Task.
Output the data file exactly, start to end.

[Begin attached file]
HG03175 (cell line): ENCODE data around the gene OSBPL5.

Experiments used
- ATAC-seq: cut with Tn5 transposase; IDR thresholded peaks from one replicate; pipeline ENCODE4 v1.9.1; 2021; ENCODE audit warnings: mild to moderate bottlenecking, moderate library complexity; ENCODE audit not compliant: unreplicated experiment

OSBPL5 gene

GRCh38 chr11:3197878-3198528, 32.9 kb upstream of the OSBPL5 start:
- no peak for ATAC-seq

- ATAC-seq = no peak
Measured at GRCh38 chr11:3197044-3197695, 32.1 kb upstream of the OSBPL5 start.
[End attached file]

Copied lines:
HG03175 (cell line): ENCODE data around the gene OSBPL5.

Experiments used
- ATAC-seq: cut with Tn5 transposase; IDR thresholded peaks from one replicate; pipeline ENCODE4 v1.9.1; 2021; ENCODE audit warnings: mild to moderate bottlenecking, moderate library complexity; ENCODE audit not compliant: unreplicated experiment

OSBPL5 gene

GRCh38 chr11:3197878-3198528, 32.9 kb upstream of the OSBPL5 start:
- no peak for ATAC-seq

- ATAC-seq = no peak
Measured at GRCh38 chr11:3197044-3197695, 32.1 kb upstream of the OSBPL5 start.